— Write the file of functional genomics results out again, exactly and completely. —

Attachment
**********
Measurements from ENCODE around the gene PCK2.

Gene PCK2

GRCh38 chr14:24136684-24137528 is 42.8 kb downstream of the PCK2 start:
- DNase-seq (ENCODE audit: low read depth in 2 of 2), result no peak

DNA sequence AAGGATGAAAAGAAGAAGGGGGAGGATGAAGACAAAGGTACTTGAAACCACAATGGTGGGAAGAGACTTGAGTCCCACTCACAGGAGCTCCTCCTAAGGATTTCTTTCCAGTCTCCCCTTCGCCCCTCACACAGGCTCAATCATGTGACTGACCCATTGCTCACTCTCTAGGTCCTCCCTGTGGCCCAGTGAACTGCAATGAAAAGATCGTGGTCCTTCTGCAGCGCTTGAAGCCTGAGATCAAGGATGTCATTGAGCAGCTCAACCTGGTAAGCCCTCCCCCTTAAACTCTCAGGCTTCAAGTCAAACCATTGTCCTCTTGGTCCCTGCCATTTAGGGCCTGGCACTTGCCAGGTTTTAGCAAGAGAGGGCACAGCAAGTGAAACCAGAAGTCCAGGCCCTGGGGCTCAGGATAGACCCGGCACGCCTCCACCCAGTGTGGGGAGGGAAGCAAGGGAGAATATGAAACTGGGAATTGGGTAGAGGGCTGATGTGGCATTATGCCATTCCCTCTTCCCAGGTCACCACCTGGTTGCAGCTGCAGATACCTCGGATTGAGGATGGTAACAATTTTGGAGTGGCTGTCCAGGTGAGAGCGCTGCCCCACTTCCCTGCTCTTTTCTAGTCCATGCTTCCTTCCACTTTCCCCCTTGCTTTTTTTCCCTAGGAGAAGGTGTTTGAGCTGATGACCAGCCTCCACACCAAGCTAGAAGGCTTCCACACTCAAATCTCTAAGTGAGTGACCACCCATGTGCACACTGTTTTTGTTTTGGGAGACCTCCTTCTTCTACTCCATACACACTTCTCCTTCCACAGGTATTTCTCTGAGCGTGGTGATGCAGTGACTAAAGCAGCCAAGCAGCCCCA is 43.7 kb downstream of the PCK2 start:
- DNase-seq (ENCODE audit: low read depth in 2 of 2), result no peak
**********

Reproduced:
Measurements from ENCODE around the gene PCK2.

Gene PCK2

GRCh38 chr14:24136684-24137528 is 42.8 kb downstream of the PCK2 start:
- DNase-seq (ENCODE audit: low read depth in 2 of 2), result no peak

DNA sequence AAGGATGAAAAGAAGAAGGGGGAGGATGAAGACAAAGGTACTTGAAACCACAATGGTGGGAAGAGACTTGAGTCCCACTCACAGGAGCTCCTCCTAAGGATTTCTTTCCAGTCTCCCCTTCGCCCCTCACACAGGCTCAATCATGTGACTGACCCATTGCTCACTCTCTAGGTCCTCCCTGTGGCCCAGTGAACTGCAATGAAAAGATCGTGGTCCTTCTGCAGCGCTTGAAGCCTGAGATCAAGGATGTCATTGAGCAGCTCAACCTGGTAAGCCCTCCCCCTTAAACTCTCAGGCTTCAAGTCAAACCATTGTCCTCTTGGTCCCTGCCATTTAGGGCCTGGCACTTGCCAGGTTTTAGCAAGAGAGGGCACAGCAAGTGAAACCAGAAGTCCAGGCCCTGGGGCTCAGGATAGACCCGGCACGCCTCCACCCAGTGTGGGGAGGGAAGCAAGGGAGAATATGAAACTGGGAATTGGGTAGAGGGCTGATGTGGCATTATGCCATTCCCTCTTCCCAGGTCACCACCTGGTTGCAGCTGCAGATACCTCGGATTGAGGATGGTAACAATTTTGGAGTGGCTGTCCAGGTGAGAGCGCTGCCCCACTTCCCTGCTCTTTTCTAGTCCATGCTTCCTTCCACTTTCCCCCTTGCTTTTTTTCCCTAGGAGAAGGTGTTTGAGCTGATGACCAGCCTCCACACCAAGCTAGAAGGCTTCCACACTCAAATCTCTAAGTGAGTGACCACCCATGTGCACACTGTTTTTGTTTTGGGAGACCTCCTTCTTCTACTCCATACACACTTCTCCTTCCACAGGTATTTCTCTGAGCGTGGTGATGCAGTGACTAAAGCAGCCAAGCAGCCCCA is 43.7 kb downstream of the PCK2 start:
- DNase-seq (ENCODE audit: low read depth in 2 of 2), result no peak